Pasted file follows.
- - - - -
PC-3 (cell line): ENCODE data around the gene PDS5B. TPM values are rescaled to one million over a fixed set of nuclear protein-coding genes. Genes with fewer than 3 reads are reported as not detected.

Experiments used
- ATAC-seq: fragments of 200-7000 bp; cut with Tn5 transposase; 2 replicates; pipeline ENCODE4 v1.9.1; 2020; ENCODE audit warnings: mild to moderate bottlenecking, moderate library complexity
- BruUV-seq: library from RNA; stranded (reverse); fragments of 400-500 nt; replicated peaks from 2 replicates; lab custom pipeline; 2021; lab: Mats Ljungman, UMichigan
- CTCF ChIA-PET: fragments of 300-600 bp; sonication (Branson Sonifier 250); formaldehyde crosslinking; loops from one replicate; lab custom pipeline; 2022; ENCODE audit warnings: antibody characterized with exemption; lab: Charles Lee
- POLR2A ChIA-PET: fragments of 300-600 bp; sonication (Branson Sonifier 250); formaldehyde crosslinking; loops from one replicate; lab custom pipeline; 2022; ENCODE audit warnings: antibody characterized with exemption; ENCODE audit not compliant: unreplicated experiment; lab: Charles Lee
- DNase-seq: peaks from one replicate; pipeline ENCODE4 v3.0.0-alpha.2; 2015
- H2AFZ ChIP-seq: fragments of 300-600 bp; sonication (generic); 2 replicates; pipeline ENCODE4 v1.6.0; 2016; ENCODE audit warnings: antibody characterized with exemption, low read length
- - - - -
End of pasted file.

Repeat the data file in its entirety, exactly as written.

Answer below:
PC-3 (cell line): ENCODE data around the gene PDS5B. TPM values are rescaled to one million over a fixed set of nuclear protein-coding genes. Genes with fewer than 3 reads are reported as not detected.

Experiments used
- ATAC-seq: fragments of 200-7000 bp; cut with Tn5 transposase; 2 replicates; pipeline ENCODE4 v1.9.1; 2020; ENCODE audit warnings: mild to moderate bottlenecking, moderate library complexity
- BruUV-seq: library from RNA; stranded (reverse); fragments of 400-500 nt; replicated peaks from 2 replicates; lab custom pipeline; 2021; lab: Mats Ljungman, UMichigan
- CTCF ChIA-PET: fragments of 300-600 bp; sonication (Branson Sonifier 250); formaldehyde crosslinking; loops from one replicate; lab custom pipeline; 2022; ENCODE audit warnings: antibody characterized with exemption; lab: Charles Lee
- POLR2A ChIA-PET: fragments of 300-600 bp; sonication (Branson Sonifier 250); formaldehyde crosslinking; loops from one replicate; lab custom pipeline; 2022; ENCODE audit warnings: antibody characterized with exemption; ENCODE audit not compliant: unreplicated experiment; lab: Charles Lee
- DNase-seq: peaks from one replicate; pipeline ENCODE4 v3.0.0-alpha.2; 2015
- H2AFZ ChIP-seq: fragments of 300-600 bp; sonication (generic); 2 replicates; pipeline ENCODE4 v1.6.0; 2016; ENCODE audit warnings: antibody characterized with exemption, low read length